Fields Of Life

Artist based in Boulder, CO

Emily Tayman
mandytsung:

In-progress snippets of my piece for the Kubrick show at @spoke_art in Sept. I’m sneaking in some of the impasto oil technique and other textures that I’ve been playing with lately. I tried to censor as little as possible so sorry if boobs offend you 😕

mandytsung:

In-progress snippets of my piece for the Kubrick show at @spoke_art in Sept. I’m sneaking in some of the impasto oil technique and other textures that I’ve been playing with lately. I tried to censor as little as possible so sorry if boobs offend you 😕

#Emilytayman #visionary art #oilpaint #painting

rhamphotheca:

Clues to Lost Prehistoric Code Discovered in Mesopotamia
by Owen Jarus
Clay balls from Mesopotamia have revealed clues to a lost code that was used for record-keeping about 200 years before writing was invented. Archaeologists are using CT scanning and 3D modelling to crack a lost prehistoric code hidden inside clay balls, dating to some 5,500 years ago.
The balls, often called “envelopes” by researchers, were sealed and contain tokens in a variety of geometric shapes — the balls varying from golf ball-size to baseball-size. Only about 150 intact examples survive worldwide today…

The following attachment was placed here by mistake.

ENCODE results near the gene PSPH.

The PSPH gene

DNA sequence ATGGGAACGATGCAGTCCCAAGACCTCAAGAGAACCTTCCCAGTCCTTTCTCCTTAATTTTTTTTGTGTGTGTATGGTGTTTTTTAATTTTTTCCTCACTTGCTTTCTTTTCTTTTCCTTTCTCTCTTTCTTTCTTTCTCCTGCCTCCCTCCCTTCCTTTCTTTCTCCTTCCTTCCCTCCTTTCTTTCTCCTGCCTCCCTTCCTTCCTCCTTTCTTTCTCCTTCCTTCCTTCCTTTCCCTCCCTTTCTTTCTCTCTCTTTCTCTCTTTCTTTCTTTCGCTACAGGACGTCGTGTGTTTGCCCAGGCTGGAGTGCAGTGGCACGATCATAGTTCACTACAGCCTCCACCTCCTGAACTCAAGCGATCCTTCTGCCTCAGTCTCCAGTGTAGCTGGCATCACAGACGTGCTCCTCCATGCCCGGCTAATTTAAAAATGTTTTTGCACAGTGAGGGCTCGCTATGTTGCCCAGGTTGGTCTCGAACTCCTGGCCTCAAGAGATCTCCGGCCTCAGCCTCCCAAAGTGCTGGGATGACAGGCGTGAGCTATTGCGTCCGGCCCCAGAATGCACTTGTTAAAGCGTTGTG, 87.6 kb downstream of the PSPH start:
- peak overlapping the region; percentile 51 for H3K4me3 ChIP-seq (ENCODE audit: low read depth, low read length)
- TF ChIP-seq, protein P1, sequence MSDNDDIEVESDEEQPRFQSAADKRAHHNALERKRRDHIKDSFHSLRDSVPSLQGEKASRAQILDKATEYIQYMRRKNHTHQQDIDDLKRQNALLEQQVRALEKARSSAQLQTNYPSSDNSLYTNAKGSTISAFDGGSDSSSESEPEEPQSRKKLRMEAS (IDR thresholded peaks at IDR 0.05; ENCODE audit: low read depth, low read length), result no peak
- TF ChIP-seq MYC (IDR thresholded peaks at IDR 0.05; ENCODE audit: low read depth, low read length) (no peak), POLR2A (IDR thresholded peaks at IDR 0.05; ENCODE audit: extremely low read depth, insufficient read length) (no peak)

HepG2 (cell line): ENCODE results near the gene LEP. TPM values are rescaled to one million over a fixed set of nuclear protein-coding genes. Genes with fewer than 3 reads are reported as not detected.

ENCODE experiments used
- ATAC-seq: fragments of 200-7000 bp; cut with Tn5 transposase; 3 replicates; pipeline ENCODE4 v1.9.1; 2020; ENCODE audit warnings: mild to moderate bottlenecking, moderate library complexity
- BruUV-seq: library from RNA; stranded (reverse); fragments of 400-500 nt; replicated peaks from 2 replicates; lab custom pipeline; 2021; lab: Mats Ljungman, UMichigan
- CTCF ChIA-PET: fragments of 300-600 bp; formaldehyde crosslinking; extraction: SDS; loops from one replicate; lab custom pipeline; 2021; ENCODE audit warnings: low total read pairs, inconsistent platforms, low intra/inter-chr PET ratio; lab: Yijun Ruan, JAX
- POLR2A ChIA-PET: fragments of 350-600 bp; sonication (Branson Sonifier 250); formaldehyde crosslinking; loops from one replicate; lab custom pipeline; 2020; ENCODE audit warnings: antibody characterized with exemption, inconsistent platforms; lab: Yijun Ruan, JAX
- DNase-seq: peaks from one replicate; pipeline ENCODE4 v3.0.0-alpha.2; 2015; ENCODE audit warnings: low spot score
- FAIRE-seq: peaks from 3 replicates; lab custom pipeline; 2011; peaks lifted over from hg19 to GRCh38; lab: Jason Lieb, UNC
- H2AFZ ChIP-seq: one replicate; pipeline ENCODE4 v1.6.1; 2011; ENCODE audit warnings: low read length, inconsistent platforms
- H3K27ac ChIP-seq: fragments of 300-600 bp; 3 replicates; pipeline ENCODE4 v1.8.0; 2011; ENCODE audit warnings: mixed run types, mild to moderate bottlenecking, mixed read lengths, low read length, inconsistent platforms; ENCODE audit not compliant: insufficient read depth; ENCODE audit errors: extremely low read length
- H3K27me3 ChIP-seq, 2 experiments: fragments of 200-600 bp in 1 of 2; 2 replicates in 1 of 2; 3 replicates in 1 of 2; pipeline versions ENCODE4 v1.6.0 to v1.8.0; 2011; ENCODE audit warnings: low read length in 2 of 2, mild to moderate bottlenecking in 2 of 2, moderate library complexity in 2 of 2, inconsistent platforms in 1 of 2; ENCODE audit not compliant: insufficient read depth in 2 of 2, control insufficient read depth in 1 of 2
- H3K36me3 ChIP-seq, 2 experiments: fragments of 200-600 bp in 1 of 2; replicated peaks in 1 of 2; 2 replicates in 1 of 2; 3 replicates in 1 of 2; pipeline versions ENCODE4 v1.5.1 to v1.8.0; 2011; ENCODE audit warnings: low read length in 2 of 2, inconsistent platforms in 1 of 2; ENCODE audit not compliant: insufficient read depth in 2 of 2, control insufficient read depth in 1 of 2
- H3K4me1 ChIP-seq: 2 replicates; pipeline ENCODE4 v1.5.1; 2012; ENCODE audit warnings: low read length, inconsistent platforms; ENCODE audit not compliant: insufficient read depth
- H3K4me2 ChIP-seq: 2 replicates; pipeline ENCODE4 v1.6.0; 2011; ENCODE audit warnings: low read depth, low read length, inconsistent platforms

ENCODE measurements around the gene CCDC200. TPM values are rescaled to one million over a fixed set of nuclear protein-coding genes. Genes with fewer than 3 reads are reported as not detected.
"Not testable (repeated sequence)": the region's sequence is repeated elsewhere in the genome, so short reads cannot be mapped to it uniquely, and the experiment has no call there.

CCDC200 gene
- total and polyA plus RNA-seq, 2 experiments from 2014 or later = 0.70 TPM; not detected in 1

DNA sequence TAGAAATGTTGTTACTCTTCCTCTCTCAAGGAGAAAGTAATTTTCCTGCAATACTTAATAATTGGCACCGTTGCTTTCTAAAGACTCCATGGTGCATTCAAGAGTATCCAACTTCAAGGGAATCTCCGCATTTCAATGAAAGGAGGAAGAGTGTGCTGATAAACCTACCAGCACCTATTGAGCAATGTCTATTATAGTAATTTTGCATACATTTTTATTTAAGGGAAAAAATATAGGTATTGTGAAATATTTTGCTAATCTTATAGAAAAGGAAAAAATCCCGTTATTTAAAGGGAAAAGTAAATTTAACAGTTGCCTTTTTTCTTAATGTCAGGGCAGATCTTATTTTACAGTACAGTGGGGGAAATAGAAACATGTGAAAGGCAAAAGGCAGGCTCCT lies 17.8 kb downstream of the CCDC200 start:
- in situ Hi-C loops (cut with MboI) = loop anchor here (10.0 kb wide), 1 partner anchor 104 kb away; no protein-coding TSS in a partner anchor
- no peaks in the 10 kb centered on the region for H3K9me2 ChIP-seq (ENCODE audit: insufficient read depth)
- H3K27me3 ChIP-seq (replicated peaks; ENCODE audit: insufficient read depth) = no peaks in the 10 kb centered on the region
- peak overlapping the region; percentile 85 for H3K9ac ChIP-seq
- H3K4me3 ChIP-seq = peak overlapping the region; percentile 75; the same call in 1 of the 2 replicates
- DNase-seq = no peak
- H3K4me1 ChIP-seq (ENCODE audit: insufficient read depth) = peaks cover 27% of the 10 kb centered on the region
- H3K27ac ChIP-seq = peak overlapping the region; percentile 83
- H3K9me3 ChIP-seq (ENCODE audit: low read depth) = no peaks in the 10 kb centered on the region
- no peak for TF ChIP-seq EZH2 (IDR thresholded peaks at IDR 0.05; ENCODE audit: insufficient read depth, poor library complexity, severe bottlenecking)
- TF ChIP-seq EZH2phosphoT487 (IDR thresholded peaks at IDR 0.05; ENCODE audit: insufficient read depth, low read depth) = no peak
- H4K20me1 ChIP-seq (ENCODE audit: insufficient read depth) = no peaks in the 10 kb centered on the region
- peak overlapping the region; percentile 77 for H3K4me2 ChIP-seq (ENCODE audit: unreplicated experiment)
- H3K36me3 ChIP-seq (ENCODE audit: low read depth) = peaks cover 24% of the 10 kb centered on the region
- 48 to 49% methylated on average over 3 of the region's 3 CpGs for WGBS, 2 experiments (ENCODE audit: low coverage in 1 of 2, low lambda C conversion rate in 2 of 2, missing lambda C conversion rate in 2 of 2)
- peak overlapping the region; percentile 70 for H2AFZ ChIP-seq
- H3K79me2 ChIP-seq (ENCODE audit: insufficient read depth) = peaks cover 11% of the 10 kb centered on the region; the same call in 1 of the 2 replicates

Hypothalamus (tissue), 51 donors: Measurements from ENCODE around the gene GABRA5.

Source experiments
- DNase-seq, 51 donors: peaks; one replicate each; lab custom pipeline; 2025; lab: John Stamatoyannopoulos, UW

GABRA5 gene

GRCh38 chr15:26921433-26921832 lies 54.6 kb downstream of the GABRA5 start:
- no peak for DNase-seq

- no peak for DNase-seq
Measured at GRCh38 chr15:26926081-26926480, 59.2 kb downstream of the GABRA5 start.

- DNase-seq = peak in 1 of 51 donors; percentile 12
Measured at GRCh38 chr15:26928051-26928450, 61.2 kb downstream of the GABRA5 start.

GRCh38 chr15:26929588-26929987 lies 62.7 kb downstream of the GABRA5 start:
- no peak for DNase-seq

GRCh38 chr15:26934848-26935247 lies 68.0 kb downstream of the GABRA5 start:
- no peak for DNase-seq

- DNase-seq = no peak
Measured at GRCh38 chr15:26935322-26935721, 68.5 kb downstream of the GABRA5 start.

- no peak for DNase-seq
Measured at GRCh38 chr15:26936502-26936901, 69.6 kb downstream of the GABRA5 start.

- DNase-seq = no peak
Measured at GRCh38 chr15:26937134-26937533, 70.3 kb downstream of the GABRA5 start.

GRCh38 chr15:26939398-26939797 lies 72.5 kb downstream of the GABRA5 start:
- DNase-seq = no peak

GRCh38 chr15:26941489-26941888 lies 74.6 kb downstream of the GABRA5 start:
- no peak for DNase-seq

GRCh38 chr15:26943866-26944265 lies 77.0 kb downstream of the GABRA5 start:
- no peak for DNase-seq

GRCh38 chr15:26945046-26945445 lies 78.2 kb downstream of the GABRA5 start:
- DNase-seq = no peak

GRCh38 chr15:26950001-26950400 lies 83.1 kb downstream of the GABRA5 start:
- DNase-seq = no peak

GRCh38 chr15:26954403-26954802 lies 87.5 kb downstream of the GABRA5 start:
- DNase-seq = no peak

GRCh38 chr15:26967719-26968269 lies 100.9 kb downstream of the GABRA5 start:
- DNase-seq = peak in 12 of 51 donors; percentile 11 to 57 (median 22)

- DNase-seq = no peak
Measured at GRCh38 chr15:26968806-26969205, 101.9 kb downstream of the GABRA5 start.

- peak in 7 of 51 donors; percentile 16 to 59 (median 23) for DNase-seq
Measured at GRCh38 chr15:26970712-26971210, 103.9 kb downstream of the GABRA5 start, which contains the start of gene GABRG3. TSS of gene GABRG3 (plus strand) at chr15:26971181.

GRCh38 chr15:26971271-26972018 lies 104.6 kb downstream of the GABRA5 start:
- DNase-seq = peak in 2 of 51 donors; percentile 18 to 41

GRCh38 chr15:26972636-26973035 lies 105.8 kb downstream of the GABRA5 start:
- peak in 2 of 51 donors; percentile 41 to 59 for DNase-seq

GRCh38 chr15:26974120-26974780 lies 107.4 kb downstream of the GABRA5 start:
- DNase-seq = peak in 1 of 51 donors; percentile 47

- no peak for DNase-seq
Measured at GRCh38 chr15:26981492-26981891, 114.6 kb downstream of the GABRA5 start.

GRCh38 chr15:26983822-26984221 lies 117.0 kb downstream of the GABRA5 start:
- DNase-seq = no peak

(read more: Live Science)
photo by Anna Ressman/Oriental Institute, Univ. of Chicago

rhamphotheca:

Clues to Lost Prehistoric Code Discovered in Mesopotamia

by Owen Jarus

Clay balls from Mesopotamia have revealed clues to a lost code that was used for record-keeping about 200 years before writing was invented. Archaeologists are using CT scanning and 3D modelling to crack a lost prehistoric code hidden inside clay balls, dating to some 5,500 years ago.

The balls, often called “envelopes” by researchers, were sealed and contain tokens in a variety of geometric shapes — the balls varying from golf ball-size to baseball-size. Only about 150 intact examples survive worldwide today…

(read more: Live Science)

photo by Anna Ressman/Oriental Institute, Univ. of Chicago